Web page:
Microsoft also told Judge Colleen Kollar-Kotelly that it hopes to put five years of arguing with the government behind it and build constructive relationships.
The DOJ and Microsoft presented their cases to Judge Kollar-Kotelly on 6 March.
The US government made the first presentation, stressing that the proposed settlement has the public's interest in mind more so than the likely outcome if the DOJ had pursued remedies for Microsoft.
"The DOJ and the states have negotiated an excellent decree that is in the public interest and furthers the policies of antitrust law," said Phil Beck, an attorney with the Justice Department.
While critics of the settlement suggest that the agreement does not go far enough to curtail Microsoft's business practices, Beck maintained that such issues were outside the scope of this case.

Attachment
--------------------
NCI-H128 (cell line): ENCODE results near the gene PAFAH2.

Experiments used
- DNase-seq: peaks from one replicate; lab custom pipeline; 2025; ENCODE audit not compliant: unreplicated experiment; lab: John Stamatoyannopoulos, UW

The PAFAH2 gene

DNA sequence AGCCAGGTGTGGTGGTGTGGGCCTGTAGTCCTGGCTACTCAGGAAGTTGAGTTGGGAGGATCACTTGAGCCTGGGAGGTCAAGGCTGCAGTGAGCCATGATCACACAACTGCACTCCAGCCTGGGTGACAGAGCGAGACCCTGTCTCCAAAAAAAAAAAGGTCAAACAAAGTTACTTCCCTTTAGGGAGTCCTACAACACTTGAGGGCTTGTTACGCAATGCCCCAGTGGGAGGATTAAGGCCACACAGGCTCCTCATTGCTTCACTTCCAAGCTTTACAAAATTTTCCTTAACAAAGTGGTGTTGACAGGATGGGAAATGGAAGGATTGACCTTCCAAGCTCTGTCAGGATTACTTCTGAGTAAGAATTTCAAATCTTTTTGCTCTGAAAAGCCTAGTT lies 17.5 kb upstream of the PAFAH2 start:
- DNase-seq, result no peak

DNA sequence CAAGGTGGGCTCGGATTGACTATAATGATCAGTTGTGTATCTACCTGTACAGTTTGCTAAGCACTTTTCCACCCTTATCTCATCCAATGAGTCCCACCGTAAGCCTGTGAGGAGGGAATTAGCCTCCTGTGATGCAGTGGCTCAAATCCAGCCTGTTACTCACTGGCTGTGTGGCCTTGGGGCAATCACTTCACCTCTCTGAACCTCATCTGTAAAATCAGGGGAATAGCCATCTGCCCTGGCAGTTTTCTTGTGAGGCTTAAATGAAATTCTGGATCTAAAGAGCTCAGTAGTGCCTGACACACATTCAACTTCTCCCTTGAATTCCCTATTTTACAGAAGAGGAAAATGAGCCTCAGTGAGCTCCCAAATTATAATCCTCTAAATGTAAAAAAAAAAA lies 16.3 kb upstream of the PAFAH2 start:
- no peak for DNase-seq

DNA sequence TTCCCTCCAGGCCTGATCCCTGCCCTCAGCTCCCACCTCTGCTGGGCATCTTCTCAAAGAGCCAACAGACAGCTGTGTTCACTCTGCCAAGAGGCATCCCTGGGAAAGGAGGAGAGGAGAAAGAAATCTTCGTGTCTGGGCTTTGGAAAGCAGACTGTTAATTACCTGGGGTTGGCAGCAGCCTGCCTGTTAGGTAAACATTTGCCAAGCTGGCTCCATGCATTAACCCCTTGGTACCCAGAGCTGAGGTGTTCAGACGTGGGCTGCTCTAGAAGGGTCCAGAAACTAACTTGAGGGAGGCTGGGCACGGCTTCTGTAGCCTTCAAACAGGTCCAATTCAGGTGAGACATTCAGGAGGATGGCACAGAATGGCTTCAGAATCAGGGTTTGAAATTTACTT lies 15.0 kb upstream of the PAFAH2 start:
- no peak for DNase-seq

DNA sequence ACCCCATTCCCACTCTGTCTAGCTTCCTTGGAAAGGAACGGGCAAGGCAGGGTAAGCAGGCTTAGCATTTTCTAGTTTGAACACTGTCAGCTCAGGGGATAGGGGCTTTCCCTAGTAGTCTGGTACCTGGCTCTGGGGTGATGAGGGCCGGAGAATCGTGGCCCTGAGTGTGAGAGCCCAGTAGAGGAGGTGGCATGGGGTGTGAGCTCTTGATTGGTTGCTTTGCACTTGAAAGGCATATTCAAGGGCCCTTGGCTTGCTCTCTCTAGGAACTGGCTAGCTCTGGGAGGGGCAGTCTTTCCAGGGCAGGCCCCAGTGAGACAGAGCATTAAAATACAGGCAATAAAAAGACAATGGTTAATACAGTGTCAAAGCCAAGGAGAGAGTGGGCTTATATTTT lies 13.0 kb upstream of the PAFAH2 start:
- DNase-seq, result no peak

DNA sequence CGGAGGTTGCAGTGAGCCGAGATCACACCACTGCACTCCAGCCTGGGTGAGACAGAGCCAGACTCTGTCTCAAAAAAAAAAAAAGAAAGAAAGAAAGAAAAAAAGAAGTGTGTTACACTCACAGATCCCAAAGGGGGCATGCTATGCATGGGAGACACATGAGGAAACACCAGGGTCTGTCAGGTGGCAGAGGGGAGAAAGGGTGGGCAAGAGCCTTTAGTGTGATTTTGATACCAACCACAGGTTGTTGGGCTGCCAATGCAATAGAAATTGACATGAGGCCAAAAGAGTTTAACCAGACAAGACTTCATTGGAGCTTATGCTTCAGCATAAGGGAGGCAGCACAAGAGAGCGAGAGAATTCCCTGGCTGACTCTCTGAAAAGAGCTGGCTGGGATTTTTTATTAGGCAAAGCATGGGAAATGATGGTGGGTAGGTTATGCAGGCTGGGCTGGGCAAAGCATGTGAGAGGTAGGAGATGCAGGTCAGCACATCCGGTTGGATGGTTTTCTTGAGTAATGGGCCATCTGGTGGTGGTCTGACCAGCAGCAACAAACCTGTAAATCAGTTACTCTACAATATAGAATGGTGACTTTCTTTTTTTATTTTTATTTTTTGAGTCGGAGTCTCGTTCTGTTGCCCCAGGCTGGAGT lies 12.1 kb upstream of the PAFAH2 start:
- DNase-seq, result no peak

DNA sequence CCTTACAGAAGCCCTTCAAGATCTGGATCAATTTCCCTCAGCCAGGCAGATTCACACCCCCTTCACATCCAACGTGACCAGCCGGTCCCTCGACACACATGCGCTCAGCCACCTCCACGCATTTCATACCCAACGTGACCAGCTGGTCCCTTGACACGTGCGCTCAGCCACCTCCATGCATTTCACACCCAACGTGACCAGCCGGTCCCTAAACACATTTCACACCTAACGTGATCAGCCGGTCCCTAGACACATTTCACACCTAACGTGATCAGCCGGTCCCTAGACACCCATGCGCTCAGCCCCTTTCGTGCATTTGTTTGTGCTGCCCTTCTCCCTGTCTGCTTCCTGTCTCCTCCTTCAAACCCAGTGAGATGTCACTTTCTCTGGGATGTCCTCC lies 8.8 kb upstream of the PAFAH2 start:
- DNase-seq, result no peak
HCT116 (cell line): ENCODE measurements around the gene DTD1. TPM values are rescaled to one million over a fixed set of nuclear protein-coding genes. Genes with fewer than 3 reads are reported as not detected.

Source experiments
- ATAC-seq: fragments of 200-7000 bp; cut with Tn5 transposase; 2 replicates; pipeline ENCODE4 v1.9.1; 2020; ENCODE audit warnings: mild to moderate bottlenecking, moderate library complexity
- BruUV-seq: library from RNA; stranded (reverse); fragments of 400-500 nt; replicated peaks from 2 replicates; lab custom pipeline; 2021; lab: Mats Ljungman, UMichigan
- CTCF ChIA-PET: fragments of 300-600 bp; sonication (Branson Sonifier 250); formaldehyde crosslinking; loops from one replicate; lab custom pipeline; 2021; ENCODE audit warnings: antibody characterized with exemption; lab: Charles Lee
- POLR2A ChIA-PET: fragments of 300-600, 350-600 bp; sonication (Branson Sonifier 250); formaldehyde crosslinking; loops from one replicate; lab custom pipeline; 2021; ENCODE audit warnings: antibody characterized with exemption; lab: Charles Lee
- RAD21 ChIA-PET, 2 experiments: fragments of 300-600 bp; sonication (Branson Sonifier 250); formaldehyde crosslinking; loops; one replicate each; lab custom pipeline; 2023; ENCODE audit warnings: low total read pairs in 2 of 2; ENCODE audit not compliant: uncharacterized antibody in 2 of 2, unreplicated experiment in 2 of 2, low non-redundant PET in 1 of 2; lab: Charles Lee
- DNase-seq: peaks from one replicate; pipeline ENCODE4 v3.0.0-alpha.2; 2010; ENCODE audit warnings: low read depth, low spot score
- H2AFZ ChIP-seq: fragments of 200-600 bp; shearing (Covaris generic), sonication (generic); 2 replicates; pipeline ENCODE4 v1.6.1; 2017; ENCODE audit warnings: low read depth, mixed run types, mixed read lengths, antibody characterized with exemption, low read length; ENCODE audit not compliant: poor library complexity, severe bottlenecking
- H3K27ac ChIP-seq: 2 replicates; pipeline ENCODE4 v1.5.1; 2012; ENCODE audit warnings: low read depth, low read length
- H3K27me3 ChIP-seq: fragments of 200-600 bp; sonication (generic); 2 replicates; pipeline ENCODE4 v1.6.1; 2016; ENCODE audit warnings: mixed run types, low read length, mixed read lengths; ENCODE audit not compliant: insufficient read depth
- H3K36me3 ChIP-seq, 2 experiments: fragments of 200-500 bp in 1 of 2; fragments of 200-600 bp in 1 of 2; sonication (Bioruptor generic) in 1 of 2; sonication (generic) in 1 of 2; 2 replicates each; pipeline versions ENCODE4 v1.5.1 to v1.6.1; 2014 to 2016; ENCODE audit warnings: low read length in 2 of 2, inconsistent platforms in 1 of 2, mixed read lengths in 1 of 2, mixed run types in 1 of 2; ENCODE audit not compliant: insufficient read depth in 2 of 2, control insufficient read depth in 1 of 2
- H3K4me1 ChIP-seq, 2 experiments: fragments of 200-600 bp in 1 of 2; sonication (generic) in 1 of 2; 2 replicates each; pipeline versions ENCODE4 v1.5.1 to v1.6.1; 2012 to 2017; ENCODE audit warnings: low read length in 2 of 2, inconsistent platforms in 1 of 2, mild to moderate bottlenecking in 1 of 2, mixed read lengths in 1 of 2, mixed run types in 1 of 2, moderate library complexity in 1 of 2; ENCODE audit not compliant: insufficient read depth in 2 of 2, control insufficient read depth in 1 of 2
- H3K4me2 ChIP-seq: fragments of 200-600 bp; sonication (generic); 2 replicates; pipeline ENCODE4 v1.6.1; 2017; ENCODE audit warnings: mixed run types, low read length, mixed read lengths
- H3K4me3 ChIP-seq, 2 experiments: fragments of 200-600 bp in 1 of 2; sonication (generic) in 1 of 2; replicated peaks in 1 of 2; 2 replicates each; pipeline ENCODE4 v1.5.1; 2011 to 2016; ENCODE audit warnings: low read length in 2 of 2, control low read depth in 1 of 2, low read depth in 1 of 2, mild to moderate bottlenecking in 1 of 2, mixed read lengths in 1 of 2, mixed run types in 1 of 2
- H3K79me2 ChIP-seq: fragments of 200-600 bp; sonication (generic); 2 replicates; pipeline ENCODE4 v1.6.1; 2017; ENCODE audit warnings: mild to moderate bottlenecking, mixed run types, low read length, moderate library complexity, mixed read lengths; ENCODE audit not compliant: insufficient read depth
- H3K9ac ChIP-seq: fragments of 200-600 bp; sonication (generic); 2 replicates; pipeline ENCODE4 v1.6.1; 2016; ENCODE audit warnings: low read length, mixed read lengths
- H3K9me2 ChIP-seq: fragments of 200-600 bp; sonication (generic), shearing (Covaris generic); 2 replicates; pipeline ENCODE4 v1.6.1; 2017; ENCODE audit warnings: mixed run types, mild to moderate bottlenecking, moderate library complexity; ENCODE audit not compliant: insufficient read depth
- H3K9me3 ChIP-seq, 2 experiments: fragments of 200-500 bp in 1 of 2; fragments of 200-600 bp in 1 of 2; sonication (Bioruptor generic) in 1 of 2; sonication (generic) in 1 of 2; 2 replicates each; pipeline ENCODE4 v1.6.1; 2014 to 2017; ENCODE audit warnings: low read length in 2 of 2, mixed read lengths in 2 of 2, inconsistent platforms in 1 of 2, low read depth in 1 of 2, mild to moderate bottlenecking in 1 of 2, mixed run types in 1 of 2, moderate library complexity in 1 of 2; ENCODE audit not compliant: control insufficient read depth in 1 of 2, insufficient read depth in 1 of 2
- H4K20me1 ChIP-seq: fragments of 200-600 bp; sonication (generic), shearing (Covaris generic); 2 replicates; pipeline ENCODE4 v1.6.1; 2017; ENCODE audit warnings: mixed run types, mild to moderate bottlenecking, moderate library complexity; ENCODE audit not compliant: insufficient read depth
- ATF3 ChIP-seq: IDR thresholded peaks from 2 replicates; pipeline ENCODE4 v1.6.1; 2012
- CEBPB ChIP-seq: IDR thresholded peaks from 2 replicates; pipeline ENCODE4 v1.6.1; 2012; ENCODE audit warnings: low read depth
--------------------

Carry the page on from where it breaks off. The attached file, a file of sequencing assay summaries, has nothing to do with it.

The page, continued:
Since the proposed settlement called for modifications to Microsoft's business practices that go beyond those outlined by the court of appeals, this agreement represented the best case scenario.
The proposed settlement "addresses all of the issues addressed by the court of appeals ... and goes beyond in some respects," Beck said.
Microsoft's lawyer, John Warden, agreed that since the appeals' court decision, the scope of this antitrust case has been limited.
"That court of appeals decision is the reference for this court's decision," Warden told the judge.
The nine states that settled with Microsoft, as well as a number of third parties for and against the settlement, are scheduled to address the court as the hearing continues.